Update: 3:39 p.m.
Seven Hawaii State Hospital employees were placed on leave without pay for 30 days pending the investigation of the escape of patient Randall Saito on Sunday, state Department of Health officials said this afternoon.
“As the investigation progresses, more employees may be identified and placed on off-duty status,” they said in a news release.
Department officials also said that all unescorted on-campus and off-campus privileges have been stopped, visits to Kaneohe Clubhouse have been suspended, and all levels of patient privilege and visitation policies are being reviewed.
Security staff have been reassigned and additional security fencing is being expedited, officials added.
Update 1:15 p.m.
An undisclosed number of the Hawaii State Hospital’s 630 employees are being placed on unpaid leave today as the state Attorney General’s office investigates how Randall Saito was able to leave the hospital grounds, hail a cab, fly to Maui and then get on another flight to California, where he was captured today, Gov. David Ige announced today.
Attorney General Doug Chin said Saito will face an extradition hearing in San Joaquin County “within days.” Once he’s back in Hawaii, Chin said his office plans to make a case before a judge that Saito is not suffering from a mental defect.
“This was premeditated,” Chin said. “It was intentional. It was planned. This was something that wasn’t done by somebody suffering from a mental defect.”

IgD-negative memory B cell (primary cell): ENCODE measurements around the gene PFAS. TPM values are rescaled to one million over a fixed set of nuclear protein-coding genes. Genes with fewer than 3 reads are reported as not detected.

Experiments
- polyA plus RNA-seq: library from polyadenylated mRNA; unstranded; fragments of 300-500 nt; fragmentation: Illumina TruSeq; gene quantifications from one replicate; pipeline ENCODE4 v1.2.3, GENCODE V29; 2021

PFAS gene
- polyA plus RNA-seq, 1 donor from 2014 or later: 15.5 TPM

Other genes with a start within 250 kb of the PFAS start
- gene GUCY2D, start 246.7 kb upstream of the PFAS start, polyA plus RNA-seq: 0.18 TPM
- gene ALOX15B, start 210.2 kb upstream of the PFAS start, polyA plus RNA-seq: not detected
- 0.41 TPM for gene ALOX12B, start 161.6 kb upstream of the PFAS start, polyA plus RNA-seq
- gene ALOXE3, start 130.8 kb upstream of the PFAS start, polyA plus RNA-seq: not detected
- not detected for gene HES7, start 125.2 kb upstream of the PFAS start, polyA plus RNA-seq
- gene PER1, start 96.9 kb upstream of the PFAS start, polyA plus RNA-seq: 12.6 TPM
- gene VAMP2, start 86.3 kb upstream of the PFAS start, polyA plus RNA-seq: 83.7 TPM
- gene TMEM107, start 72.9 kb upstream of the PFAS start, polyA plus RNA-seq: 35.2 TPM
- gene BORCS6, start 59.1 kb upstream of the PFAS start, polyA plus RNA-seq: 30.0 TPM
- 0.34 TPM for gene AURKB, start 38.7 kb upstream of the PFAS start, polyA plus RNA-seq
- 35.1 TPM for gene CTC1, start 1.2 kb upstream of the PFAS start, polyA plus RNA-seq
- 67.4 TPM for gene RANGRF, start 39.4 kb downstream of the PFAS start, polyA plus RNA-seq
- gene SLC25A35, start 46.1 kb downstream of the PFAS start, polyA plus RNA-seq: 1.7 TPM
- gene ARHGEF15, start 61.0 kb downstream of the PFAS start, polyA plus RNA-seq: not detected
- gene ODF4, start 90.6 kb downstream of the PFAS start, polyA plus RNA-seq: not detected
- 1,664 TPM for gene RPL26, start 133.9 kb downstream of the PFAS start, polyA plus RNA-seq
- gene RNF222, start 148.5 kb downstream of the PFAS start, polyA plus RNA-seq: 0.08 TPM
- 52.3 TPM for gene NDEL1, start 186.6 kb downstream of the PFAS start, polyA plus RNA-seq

At the same time, Ige said visits have been suspended to the hospital’s club house; patient privileges are being reviewed; all staff are being retrained “on accountability;” security is being reassigned to the area; and fencing and other physical barriers are being procured.
Ige expressed frustration that hospital officials took 10 hours to notify law enforcement that Saito had escaped, made his way to Maui and was en route to California.
Ige called the delay “totally unacceptable. Clearly we need to know where these patients are, especially those that can be a danger to our community and we need to account for their whereabouts. … Clearly Randall Saito is not one who should have been allowed to leave the facility unescorted. … We will be investigating the specifics of what happened and we will make changes.”